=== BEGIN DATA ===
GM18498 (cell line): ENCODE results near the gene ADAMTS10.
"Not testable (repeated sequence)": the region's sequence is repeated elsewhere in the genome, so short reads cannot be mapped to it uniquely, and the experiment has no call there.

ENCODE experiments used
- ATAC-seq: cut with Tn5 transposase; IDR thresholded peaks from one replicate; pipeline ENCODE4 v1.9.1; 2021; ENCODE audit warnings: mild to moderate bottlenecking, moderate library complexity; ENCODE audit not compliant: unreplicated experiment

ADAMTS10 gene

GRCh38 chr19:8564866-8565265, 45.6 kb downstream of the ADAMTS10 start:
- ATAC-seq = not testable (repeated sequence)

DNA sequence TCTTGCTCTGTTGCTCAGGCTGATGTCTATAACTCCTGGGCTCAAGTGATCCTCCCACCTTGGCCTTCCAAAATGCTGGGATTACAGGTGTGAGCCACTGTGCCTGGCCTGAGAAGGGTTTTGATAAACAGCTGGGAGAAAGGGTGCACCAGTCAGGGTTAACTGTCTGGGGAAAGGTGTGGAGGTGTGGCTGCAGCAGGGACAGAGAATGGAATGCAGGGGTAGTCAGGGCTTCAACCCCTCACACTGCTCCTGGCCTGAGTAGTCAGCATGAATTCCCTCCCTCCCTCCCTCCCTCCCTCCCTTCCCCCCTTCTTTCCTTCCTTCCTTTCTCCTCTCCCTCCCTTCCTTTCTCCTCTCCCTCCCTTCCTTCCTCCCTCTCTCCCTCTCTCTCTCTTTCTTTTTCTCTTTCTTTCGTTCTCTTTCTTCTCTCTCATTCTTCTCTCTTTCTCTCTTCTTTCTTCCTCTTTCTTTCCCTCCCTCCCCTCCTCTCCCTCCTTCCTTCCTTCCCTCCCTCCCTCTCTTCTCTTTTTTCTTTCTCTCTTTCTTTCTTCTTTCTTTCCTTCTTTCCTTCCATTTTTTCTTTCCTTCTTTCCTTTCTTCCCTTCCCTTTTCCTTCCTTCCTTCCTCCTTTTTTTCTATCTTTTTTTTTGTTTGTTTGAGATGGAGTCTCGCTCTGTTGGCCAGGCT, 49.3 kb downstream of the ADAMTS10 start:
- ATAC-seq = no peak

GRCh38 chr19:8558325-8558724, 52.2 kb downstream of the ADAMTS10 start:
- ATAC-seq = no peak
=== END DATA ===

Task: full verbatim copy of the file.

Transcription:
GM18498 (cell line): ENCODE results near the gene ADAMTS10.
"Not testable (repeated sequence)": the region's sequence is repeated elsewhere in the genome, so short reads cannot be mapped to it uniquely, and the experiment has no call there.

ENCODE experiments used
- ATAC-seq: cut with Tn5 transposase; IDR thresholded peaks from one replicate; pipeline ENCODE4 v1.9.1; 2021; ENCODE audit warnings: mild to moderate bottlenecking, moderate library complexity; ENCODE audit not compliant: unreplicated experiment

ADAMTS10 gene

GRCh38 chr19:8564866-8565265, 45.6 kb downstream of the ADAMTS10 start:
- ATAC-seq = not testable (repeated sequence)

DNA sequence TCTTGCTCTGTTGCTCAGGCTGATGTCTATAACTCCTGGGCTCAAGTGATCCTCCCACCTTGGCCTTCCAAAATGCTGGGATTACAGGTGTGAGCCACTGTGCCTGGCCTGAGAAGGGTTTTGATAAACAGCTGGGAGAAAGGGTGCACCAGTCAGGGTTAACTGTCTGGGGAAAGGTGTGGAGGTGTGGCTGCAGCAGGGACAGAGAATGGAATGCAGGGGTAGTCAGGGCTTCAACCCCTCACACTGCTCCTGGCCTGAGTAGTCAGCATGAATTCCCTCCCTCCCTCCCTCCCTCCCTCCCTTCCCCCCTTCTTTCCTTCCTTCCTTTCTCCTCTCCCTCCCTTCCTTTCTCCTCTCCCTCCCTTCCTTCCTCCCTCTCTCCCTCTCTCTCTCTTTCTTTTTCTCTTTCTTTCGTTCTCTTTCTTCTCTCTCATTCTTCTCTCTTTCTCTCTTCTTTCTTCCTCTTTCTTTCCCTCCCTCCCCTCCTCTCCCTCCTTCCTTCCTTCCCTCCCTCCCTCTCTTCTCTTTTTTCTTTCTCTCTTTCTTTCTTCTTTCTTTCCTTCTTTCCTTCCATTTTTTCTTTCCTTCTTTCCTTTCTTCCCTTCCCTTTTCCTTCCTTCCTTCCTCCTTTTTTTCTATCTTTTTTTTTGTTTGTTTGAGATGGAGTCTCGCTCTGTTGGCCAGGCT, 49.3 kb downstream of the ADAMTS10 start:
- ATAC-seq = no peak

GRCh38 chr19:8558325-8558724, 52.2 kb downstream of the ADAMTS10 start:
- ATAC-seq = no peak